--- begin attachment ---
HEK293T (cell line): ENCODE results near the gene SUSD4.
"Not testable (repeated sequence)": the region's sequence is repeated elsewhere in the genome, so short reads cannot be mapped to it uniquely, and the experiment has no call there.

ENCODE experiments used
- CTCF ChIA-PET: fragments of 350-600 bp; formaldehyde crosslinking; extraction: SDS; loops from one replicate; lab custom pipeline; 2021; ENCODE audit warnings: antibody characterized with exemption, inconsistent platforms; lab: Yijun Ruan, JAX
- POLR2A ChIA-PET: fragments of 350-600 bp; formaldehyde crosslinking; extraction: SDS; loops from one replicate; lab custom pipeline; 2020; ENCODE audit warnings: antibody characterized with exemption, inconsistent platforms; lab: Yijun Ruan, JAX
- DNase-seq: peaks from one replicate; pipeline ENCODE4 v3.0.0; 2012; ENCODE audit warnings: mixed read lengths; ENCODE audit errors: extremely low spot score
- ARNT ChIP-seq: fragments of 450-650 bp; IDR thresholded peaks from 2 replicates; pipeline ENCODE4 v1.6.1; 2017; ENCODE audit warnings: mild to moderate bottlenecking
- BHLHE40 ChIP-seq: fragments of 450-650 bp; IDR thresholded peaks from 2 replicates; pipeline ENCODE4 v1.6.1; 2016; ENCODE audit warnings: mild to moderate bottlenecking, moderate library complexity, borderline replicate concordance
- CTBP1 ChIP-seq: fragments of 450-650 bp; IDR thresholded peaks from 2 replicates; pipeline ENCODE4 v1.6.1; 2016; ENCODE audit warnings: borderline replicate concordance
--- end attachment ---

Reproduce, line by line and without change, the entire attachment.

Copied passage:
HEK293T (cell line): ENCODE results near the gene SUSD4.
"Not testable (repeated sequence)": the region's sequence is repeated elsewhere in the genome, so short reads cannot be mapped to it uniquely, and the experiment has no call there.

ENCODE experiments used
- CTCF ChIA-PET: fragments of 350-600 bp; formaldehyde crosslinking; extraction: SDS; loops from one replicate; lab custom pipeline; 2021; ENCODE audit warnings: antibody characterized with exemption, inconsistent platforms; lab: Yijun Ruan, JAX
- POLR2A ChIA-PET: fragments of 350-600 bp; formaldehyde crosslinking; extraction: SDS; loops from one replicate; lab custom pipeline; 2020; ENCODE audit warnings: antibody characterized with exemption, inconsistent platforms; lab: Yijun Ruan, JAX
- DNase-seq: peaks from one replicate; pipeline ENCODE4 v3.0.0; 2012; ENCODE audit warnings: mixed read lengths; ENCODE audit errors: extremely low spot score
- ARNT ChIP-seq: fragments of 450-650 bp; IDR thresholded peaks from 2 replicates; pipeline ENCODE4 v1.6.1; 2017; ENCODE audit warnings: mild to moderate bottlenecking
- BHLHE40 ChIP-seq: fragments of 450-650 bp; IDR thresholded peaks from 2 replicates; pipeline ENCODE4 v1.6.1; 2016; ENCODE audit warnings: mild to moderate bottlenecking, moderate library complexity, borderline replicate concordance
- CTBP1 ChIP-seq: fragments of 450-650 bp; IDR thresholded peaks from 2 replicates; pipeline ENCODE4 v1.6.1; 2016; ENCODE audit warnings: borderline replicate concordance